Alright, there is just so much going on right now that I'm going to have to push back the Position Analyses for Starting Pitcher and Relief Pitcher until tomorrow and Thursday. I've been very removed from things lately, as I spent last week soaking in the sun down in Orlando (I actually wrote all of last week's Position Analysis pieces the week before; if no one noticed then I guess I did a decent job!), so there are a few things I'd like to delve into.
The biggest news, of course, is the Twins' signing of closer Joe Nathan to a four-year extension that will keep him in Minnesota until at least 2011, with an option for 2012. Between 2008 and 2011, Nathan will make $47 million, or an average of $11.25 million per year. Considering the type of money that Mariano Rivera and Francisco Cordero have gotten lately, Nathan's deal seems like a decent bargain; and most importantly, the contract includes only a limited no-trade clause (Nathan can select three teams to which the club cannot trade him), so if push comes to shove he can remain a valuable trading piece down the line.
Many people are grumbling about this deal, reasoning that Nathan is less valuable than players like Torii Hunter and Johan Santana who were let go during the offseason and that closers in general are overrated and not deserving of this type of money. I tend to find both of these lines of reasoning rather dubious. The Twins could not have reasonably afforded to pay Hunter or Santana the huge money they were seeking so there's no way this can be viewed as an either/or situation; and, while the closer position itself (mostly just the save statistic) might be overrated, dominant relievers who pitch extremely well in high-leverage situations are not. I'm of the belief that the Twins needed to retain Nathan in order to maintain a strong and reasonably deep bullpen, because with Eduardo Morlan out of the picture, this organization does not have much in the pipeline when it comes to power bullpen arms.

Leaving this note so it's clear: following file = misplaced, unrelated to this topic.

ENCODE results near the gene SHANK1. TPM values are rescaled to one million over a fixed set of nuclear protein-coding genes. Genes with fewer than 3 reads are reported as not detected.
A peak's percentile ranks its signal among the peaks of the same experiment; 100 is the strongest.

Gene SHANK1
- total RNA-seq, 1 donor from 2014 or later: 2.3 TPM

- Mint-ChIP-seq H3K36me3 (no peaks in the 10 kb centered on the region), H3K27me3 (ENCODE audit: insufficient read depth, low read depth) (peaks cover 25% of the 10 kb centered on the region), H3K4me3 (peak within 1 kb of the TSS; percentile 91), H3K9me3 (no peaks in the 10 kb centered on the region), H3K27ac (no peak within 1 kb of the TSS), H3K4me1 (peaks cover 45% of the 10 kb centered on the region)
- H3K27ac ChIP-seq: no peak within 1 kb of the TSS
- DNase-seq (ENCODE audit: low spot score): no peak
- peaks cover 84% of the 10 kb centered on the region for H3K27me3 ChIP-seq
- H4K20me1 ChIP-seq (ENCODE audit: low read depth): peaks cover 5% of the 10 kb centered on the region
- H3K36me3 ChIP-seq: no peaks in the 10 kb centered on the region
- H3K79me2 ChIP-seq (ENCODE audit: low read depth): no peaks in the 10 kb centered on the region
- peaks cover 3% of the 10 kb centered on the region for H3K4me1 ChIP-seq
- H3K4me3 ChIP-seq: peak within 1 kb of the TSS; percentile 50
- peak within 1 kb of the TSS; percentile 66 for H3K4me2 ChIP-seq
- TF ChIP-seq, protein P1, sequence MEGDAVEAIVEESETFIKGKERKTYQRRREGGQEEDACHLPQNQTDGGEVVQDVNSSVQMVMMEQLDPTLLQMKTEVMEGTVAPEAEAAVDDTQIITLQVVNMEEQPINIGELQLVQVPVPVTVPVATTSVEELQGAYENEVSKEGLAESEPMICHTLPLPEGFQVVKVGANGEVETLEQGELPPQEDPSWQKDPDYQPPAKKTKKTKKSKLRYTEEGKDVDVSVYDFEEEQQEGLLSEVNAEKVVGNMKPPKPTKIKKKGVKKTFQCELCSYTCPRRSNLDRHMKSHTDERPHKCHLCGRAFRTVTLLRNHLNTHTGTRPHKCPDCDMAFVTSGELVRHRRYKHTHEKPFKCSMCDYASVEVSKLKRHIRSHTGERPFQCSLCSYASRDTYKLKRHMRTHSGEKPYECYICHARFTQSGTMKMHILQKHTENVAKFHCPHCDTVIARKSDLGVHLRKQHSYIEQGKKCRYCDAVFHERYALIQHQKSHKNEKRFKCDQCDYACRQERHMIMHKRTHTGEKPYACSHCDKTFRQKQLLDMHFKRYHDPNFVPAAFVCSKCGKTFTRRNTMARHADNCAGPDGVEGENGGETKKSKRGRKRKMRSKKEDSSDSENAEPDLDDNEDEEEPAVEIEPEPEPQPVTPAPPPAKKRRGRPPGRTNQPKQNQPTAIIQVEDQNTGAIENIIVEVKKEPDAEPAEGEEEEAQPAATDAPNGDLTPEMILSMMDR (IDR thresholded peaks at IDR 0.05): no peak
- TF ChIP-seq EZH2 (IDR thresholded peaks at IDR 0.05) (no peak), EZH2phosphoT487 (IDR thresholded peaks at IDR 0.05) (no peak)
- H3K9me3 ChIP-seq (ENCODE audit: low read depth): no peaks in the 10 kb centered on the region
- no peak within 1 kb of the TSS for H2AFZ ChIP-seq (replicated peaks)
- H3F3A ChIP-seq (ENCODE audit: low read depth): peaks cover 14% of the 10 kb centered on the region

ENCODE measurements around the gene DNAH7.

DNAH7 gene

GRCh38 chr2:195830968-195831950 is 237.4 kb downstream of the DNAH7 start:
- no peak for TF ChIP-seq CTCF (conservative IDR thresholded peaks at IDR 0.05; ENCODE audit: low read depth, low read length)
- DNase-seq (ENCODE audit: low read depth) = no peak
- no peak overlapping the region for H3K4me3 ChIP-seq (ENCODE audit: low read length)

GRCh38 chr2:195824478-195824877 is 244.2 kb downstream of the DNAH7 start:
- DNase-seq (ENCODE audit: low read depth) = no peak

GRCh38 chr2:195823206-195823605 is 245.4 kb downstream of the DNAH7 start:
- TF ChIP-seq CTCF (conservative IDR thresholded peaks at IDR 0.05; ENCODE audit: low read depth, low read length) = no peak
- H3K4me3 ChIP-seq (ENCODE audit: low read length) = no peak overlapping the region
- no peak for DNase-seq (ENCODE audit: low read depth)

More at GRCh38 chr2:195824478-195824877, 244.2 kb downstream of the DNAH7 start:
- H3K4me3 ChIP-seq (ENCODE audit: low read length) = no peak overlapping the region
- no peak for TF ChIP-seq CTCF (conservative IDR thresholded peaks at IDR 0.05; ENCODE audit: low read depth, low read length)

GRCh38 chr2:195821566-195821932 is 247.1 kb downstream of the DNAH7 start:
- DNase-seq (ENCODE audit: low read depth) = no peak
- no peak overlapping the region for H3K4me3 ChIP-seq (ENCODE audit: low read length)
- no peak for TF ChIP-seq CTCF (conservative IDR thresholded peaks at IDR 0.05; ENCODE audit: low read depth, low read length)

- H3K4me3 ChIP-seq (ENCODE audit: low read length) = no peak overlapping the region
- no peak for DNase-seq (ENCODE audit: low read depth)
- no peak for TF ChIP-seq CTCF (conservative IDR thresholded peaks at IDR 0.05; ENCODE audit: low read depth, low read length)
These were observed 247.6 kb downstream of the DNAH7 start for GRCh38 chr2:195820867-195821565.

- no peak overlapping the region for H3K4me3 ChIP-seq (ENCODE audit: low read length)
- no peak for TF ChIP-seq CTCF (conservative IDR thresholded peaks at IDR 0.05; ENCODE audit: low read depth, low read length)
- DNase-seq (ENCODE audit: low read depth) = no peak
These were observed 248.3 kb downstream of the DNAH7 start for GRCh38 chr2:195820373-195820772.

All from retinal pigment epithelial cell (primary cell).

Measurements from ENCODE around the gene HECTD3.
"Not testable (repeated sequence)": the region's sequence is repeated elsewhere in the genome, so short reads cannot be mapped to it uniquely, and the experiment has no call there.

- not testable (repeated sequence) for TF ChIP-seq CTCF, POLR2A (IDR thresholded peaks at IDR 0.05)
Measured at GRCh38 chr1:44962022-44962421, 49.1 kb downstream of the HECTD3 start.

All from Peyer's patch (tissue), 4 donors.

Aside from locking up Nathan, the Twins also made an official decision on their center field situation yesterday by cutting Denard Span and Jason Pridie from the big-league camp. Indeed, as I have long anticipated, Carlos Gomez will open the season manning center for the Twins. This is certainly something I'm supportive of, in part because I think Gomez has the tools and attitude to be able to learn and develop in the big leagues, and in part because as a fan I'd simply much prefer watching him than Span.
The Twins also cut Philip Humber and Brian Buscher yesterday, indicating that Matt Tolbert will make the club as a utility infielder (okay...?) and that Nick Blackburn and Brian Bass will hang on, one as a long reliever and one as a starter. The team has suggested that Francisco Liriano will open the season in the minors, despite his strong outing on Sunday afternoon.
So, unless something changes, this is what we can expect the team's 25-man roster to look like on March 31:
I would have liked a better final bench option than Tolbert, but none of those decisions are going to make me rip my hair out. Let's see what these boys can do.